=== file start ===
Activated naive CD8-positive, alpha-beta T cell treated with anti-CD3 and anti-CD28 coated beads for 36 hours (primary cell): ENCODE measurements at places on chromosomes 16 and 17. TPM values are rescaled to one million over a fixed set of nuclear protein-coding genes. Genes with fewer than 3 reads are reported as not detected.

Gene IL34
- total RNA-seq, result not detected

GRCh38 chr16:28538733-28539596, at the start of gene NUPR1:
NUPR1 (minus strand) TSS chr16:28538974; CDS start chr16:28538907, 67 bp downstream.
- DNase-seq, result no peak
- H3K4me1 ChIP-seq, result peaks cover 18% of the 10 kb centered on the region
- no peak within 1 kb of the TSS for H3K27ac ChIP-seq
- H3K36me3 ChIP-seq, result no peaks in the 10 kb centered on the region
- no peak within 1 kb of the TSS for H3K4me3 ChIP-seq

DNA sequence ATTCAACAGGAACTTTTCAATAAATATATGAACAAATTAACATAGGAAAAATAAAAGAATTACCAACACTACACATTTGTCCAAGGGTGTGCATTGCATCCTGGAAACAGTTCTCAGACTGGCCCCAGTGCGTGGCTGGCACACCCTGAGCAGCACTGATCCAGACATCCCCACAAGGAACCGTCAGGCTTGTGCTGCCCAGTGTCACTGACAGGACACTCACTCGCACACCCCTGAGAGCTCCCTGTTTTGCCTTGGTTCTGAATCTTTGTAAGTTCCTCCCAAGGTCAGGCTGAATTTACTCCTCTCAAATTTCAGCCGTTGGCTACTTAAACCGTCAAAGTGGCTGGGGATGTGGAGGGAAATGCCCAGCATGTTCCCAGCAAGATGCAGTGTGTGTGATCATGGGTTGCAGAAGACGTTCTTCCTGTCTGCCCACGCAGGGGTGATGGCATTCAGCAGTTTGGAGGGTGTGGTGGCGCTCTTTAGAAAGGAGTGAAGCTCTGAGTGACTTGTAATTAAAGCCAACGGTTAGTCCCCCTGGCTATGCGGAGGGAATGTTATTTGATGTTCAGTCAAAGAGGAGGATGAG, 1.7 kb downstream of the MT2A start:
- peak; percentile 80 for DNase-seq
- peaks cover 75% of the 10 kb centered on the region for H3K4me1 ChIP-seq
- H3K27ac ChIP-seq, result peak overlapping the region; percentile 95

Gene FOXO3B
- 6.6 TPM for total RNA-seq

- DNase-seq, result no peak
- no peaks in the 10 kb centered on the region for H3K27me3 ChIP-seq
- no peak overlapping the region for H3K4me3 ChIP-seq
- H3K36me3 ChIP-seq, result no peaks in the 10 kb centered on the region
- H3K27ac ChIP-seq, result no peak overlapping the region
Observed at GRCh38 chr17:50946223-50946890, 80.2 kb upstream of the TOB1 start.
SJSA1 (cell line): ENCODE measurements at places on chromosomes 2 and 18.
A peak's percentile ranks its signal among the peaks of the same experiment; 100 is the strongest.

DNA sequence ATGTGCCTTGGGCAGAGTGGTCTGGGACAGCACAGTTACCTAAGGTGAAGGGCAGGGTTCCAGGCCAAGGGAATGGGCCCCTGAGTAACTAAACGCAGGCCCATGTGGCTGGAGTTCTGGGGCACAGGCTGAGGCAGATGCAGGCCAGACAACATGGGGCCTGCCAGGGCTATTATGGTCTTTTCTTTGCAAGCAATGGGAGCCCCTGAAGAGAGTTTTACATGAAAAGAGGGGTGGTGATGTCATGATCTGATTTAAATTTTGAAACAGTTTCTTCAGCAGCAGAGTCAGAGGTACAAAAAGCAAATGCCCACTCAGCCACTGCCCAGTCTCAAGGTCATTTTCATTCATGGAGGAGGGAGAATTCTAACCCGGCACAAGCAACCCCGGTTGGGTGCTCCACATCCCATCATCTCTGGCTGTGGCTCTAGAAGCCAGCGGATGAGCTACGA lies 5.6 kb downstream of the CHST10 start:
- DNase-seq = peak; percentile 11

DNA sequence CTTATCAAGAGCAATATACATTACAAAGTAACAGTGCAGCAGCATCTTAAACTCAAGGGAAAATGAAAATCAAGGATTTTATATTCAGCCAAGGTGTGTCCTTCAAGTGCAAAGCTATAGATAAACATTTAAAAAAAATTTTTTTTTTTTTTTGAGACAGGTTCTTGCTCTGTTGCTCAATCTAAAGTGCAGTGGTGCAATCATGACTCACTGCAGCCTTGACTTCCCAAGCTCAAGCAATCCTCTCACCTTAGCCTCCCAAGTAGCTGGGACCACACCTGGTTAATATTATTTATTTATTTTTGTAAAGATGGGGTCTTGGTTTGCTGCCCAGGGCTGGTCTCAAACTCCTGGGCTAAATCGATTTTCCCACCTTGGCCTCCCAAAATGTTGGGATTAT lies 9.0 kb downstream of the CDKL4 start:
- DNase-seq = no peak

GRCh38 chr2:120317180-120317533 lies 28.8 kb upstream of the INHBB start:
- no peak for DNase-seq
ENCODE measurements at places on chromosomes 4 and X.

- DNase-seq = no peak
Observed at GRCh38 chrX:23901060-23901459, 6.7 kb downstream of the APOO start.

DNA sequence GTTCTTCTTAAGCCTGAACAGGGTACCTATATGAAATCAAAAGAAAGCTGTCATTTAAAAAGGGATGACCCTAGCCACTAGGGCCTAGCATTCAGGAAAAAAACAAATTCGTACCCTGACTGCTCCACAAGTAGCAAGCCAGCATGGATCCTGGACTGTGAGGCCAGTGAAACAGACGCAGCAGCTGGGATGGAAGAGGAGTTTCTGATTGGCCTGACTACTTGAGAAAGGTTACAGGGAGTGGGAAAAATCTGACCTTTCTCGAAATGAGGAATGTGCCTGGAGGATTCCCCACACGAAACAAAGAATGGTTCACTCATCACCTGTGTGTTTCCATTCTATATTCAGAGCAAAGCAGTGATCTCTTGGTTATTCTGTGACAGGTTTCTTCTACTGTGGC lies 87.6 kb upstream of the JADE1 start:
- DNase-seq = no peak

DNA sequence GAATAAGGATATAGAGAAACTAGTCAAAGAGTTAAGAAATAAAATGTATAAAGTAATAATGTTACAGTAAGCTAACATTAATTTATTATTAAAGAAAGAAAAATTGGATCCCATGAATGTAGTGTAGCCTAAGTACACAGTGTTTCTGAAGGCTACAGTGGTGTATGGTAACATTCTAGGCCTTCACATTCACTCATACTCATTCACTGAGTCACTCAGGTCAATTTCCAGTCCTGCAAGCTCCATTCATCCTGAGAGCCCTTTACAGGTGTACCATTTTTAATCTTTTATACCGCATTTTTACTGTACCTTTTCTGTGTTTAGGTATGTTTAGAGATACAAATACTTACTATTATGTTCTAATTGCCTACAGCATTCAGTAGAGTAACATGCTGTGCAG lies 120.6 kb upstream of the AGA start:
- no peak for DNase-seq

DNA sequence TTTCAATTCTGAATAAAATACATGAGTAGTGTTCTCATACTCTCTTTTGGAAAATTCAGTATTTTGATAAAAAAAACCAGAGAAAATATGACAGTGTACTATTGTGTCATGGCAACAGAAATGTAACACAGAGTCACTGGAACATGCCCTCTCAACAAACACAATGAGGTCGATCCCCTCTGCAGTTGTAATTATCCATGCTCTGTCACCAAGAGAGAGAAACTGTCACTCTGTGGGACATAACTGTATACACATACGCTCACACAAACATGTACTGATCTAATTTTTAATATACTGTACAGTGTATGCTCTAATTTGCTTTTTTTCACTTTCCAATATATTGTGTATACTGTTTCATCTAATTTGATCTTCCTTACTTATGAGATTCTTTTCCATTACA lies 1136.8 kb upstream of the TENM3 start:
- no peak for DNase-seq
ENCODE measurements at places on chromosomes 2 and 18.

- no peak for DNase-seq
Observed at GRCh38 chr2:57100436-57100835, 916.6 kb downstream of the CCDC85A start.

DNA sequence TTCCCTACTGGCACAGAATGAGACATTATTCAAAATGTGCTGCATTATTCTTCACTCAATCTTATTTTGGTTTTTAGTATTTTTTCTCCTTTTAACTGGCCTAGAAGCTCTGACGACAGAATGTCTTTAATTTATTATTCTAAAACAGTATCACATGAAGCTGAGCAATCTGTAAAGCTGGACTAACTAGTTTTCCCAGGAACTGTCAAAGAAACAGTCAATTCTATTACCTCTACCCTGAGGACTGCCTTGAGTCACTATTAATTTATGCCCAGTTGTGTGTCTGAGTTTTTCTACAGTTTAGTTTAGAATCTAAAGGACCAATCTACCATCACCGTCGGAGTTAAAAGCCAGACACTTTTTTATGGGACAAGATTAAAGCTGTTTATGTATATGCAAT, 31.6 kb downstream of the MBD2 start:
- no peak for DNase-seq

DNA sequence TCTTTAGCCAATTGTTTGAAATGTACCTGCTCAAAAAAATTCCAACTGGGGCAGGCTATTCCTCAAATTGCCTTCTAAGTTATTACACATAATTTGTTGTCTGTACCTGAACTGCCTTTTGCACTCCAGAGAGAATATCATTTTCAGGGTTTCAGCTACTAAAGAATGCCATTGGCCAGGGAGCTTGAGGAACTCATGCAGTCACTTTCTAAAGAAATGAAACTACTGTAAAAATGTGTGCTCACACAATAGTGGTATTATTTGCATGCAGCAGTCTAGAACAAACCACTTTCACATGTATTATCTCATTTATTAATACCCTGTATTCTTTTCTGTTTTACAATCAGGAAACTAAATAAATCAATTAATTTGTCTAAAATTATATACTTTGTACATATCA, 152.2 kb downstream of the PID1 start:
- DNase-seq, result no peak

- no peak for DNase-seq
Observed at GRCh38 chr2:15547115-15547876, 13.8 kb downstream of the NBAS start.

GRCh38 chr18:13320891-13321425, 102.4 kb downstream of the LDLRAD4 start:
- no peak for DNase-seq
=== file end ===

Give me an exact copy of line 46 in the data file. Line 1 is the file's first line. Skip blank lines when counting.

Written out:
- DNase-seq, result no peak